Part of engine attached to propeller?

Discussion in 'Engines' started by Pete_Homer_AK, May 28, 2013.

  1. Pete_Homer_AK

    Pete_Homer_AK Member

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    This question was posted in "aircraft requests" but thought it might be more appropriate in the "engines" forum. This propeller has part of an engine attached...reduction gears? Can you speculate from the photo what kind of engine it came from? The following link is to the original post and the second to a site with a number of photos:

    Mystery Prop Needs ID

    Photos of Mystery Prop

    mystery prop side view of hub.JPG rear view of mystery prop.jpg

    My apologies if I violated rules by posting same question in two forums.
     
  2. FLYBOYJ

    FLYBOYJ "THE GREAT GAZOO"
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    This propeller seems to be attached to a spline that is part of a reduction gear box
     
  3. Dogwalker

    Dogwalker Member

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    Is a reduction gear of the planetary type, with part of the aluminium hull of the gearbox. The planetary reduction gear and the domed hull mean that almost surely the engine was a radial one (with few exceptions, inline engines used plain reduction gears).
     
  4. Pete_Homer_AK

    Pete_Homer_AK Member

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    Thanks for the info flyboy and dogwalker. I didn't know there was part of the engine remaining on the prop.

    I believe that the prop attached to the reduction gear, 23E50/6477A-0, was used with these two engines. Web search for B-24D and C-47/DC-3 1830 engines photos look like the ones in this post. B-17E's used the 1820 engines which also look pretty much the same. Any opinions?
     
  5. kmccutcheon

    kmccutcheon New Member

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    The reduction gearing is that of a P&W R-1830. The propeller hub is Hamilton Standard 23E50. Cannot identify the blades.
    P&WR-1830-59MM.jpg
     
  6. Pete_Homer_AK

    Pete_Homer_AK Member

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    kmccutcheon, Do I understand you correctly that this reduction gear is definitely NOT part of an 1820 and is confirmed to be from a 1830? An important point in that it will eliminate an aircraft from consideration. BTW the blade is marked by stencil as a 6477A-0 so no doubt on that issue. Thanks for the information.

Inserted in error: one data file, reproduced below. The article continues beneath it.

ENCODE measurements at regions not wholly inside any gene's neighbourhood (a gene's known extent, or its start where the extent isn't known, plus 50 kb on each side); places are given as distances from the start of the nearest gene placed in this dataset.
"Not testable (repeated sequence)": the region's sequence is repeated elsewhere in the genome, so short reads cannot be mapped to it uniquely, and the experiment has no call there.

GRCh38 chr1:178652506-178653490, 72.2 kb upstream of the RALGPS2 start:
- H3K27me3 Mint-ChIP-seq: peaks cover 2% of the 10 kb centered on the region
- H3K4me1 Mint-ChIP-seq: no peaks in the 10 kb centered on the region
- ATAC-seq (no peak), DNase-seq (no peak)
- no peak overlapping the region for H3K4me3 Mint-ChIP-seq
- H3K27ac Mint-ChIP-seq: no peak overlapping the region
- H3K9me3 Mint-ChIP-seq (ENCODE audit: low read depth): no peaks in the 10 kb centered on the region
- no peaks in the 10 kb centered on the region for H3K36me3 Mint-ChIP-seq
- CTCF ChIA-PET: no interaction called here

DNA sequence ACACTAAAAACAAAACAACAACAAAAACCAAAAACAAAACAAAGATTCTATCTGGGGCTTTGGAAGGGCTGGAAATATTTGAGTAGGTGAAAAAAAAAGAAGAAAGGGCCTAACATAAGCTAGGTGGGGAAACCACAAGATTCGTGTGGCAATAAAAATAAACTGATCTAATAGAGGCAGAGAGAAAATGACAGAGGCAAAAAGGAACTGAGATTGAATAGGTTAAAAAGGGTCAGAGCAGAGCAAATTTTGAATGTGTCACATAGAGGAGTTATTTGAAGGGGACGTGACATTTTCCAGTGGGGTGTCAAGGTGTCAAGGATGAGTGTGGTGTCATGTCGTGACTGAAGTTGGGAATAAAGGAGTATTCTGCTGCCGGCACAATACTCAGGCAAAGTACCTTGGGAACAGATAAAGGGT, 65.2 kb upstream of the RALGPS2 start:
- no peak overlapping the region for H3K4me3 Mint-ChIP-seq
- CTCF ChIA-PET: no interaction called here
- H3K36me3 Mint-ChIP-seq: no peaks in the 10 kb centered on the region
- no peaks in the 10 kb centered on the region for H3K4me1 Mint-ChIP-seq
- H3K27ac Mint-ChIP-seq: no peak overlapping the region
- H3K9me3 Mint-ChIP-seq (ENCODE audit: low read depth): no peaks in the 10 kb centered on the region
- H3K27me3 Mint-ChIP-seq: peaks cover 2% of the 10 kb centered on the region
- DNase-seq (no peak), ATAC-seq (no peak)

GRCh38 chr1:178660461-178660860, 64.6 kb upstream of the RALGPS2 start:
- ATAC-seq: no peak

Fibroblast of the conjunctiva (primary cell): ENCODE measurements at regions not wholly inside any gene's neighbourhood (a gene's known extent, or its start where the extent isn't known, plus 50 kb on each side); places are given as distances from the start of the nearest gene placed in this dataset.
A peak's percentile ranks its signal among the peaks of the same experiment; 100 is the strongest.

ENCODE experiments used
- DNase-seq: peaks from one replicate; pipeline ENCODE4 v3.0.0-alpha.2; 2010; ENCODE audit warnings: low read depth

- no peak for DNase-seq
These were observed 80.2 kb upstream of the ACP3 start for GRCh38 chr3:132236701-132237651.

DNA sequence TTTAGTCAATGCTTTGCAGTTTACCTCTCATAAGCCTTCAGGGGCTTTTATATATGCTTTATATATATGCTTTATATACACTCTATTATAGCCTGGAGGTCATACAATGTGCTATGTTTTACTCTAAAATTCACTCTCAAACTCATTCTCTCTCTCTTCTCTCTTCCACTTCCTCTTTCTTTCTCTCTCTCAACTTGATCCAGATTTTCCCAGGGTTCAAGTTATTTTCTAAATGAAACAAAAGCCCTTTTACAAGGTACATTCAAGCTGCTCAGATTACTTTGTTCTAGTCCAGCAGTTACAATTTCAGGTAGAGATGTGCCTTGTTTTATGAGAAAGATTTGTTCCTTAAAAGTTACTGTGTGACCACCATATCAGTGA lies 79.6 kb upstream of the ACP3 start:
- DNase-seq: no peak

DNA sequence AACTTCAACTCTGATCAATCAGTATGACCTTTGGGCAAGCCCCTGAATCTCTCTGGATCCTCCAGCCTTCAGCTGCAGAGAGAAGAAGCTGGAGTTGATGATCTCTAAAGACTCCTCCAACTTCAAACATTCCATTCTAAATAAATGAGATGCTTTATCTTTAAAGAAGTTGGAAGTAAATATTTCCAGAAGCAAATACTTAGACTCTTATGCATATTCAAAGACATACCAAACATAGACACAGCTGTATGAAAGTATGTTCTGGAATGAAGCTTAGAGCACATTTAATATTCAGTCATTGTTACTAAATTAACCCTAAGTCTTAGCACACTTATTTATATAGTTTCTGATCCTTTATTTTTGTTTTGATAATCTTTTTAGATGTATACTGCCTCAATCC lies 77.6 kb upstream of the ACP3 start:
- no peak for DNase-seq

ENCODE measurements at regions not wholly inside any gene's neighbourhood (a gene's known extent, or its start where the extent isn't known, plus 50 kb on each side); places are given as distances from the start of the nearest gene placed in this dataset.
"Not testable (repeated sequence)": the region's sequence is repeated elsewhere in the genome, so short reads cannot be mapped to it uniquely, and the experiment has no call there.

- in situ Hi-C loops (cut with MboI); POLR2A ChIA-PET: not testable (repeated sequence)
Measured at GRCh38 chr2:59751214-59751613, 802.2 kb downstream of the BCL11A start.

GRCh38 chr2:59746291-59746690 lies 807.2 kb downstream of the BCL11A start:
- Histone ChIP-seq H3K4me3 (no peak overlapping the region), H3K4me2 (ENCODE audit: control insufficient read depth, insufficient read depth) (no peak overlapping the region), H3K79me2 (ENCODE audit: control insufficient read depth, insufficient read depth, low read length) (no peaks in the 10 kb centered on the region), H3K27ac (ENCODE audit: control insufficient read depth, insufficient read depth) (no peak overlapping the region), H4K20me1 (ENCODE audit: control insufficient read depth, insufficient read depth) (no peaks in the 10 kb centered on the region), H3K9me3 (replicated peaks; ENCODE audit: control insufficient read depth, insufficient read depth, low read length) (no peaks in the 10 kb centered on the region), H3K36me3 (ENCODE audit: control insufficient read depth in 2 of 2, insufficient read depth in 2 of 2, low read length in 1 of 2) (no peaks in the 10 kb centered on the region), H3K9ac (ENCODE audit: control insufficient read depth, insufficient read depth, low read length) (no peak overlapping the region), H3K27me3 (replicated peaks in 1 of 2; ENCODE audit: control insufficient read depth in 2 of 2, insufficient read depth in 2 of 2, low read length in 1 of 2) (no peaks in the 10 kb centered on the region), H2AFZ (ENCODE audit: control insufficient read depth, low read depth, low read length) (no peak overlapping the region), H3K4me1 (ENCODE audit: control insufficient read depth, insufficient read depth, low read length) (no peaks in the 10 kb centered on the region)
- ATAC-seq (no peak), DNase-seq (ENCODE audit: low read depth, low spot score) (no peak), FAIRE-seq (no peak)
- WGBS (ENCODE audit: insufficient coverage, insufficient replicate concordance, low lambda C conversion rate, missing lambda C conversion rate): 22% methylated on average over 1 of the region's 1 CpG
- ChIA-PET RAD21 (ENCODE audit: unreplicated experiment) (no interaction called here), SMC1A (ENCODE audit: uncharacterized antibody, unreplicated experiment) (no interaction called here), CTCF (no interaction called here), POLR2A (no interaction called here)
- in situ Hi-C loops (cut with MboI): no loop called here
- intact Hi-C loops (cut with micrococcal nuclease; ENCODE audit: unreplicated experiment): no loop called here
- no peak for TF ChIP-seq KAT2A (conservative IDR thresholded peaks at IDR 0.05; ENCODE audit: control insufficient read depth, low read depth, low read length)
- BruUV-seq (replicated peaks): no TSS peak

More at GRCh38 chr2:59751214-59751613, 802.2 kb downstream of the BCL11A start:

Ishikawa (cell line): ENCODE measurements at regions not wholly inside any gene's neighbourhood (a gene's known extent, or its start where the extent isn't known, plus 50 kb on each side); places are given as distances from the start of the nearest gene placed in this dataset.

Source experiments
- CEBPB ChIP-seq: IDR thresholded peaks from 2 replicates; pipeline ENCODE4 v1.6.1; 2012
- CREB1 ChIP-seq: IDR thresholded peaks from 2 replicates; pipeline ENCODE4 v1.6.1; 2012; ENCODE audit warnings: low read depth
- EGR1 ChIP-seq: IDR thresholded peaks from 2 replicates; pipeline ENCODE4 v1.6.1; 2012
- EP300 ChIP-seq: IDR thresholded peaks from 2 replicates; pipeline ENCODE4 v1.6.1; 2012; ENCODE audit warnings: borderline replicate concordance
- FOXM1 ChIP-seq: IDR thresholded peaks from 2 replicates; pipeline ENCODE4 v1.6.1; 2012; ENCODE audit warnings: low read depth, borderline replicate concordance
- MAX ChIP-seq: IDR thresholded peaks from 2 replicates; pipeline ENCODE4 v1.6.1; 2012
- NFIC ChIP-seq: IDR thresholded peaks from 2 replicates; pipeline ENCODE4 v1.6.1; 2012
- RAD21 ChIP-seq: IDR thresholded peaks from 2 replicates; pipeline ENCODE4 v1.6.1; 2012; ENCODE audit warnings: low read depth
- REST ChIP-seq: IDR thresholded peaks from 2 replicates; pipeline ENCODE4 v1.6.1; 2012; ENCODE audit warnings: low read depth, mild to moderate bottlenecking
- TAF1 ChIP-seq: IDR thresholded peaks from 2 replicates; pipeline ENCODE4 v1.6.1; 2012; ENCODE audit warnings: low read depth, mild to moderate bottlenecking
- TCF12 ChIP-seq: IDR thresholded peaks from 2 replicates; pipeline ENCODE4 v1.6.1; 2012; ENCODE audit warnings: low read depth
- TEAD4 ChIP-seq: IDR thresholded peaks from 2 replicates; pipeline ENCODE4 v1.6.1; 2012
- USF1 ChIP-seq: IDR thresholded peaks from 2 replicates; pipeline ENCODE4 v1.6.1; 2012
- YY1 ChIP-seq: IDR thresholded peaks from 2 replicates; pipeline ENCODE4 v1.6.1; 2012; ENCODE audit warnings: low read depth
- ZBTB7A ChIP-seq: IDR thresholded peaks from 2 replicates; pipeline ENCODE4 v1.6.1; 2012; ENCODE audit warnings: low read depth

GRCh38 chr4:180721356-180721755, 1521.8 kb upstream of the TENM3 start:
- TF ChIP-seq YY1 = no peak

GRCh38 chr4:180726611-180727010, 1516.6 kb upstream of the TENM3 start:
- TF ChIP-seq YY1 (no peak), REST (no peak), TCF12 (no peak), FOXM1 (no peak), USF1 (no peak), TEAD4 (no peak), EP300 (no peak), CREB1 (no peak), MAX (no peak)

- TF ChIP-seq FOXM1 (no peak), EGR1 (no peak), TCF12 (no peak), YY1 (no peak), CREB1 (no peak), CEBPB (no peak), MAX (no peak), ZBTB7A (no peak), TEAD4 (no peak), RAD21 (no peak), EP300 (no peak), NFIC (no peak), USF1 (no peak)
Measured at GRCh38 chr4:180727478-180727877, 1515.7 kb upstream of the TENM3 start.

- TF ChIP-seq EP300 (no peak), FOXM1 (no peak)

7. kmccutcheon

    kmccutcheon New Member

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    Correct. The image below depicts the Wright R-1820 propeller gear reduction scheme: crankshaft drives ring gear; planet gears in fixed carrier; planet gears drive propeller shaft.

    WrightR-1830RedGear.jpg
     
  8. Pete_Homer_AK

    Pete_Homer_AK Member

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    #8 Pete_Homer_AK, Jun 2, 2013
    Last edited: Jun 2, 2013
    Thanks KMC for the clarification! This is very helpful information.

    I'm really going to push my luck on this thread and ask two more questions. Is it possible to tell if it came from an R-1830-42 or R-1830-92?

    Could you tell me what the difference is between those two engines?
     
  9. kmccutcheon

    kmccutcheon New Member

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    You might be able to identify aircraft that used blades with the same designation as yours, and backtrack to engine candidates. The only information I have is for a 23E50-233 hub with 6447A-0 blades that completed an Army Type Test on 13 Oct 1943 and was approved for use on P&W R-1830-33, -43, -65, and R-2800-5.

    I am unable to find any reference to an R-1830-42. Information on the R-1830-92 can be found by visiting the Index of Twin Wasp and R-1830 Designated Engines.
     
  10. Pete_Homer_AK

    Pete_Homer_AK Member

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    #10 Pete_Homer_AK, Jun 2, 2013
    Last edited: Jun 2, 2013
    KMC

    Looking back on my research it seems I got mixed up between the Wright Cyclone engines and Pratt Whitney Twin Wasp engines. I think I got it straightened out and here is the corrected data.

    The 23E50/6477A-0 propellers were used on many aircraft during ww2 but the ones that were present in the Aleutian Islands during ww2 are the B-17E, B-24D, and C-47. Engines used by those aircraft were:

    B-17E (Wright Cyclone R-1820)
    B-24D (P&W R1830-43)
    C-47 (P&W R-1830-90C) aircraft.

    With your help I am able to eliminate the B-17E from consideration because the mystery prop does not have the R-1820 reduction gear attached. The choice left is between the bomber and cargo plane. Looking at the photos, is it possible to tell if the prop has an 1830-43 or 90C reduction gear attached to it?

    Thanks for your valuable help and my apologies for the mix up. I am a novice at all things aviation and have much to learn.

    Pete
     
  11. kmccutcheon

    kmccutcheon New Member

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    Unfortunately, no. Both the R-1830-43 and R-1830-90C have 16:9 propeller reduction gear ratio, and hence, identical reduction gear construction.
     
  12. Pete_Homer_AK

    Pete_Homer_AK Member

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    #12 Pete_Homer_AK, Jun 2, 2013
    Last edited: Jun 2, 2013
    I had a hunch that was the case. But you helped reduce the field of candidates by one. Thanks!
     
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